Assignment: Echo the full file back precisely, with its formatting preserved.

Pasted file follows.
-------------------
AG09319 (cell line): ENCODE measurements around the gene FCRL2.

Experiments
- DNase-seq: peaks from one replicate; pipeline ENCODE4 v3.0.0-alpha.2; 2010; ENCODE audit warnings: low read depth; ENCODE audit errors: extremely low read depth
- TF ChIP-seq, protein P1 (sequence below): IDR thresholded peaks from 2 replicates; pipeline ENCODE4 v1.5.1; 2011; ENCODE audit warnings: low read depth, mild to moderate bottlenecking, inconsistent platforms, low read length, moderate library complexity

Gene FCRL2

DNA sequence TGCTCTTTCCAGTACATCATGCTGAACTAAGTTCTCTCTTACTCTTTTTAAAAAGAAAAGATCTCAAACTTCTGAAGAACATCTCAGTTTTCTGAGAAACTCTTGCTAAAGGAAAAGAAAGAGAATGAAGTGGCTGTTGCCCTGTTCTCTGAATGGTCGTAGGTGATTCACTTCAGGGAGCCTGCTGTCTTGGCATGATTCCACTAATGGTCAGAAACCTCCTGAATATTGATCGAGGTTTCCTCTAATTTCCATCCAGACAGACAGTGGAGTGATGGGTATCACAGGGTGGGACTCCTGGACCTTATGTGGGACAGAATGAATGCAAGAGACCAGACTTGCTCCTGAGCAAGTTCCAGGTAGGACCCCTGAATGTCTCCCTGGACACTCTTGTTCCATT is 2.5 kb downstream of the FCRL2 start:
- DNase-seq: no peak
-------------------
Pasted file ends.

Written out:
AG09319 (cell line): ENCODE measurements around the gene FCRL2.

Experiments
- DNase-seq: peaks from one replicate; pipeline ENCODE4 v3.0.0-alpha.2; 2010; ENCODE audit warnings: low read depth; ENCODE audit errors: extremely low read depth
- TF ChIP-seq, protein P1 (sequence below): IDR thresholded peaks from 2 replicates; pipeline ENCODE4 v1.5.1; 2011; ENCODE audit warnings: low read depth, mild to moderate bottlenecking, inconsistent platforms, low read length, moderate library complexity

Gene FCRL2

DNA sequence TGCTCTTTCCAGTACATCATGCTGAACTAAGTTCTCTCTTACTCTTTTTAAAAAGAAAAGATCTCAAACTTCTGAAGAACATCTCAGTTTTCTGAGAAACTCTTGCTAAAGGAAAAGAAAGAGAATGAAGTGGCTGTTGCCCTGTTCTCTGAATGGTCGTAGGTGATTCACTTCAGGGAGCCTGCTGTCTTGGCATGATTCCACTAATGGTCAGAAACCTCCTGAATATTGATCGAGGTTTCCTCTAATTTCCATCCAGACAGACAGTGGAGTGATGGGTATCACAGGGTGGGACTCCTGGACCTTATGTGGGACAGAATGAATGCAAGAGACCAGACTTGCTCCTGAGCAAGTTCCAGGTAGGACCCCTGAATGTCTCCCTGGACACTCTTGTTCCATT is 2.5 kb downstream of the FCRL2 start:
- DNase-seq: no peak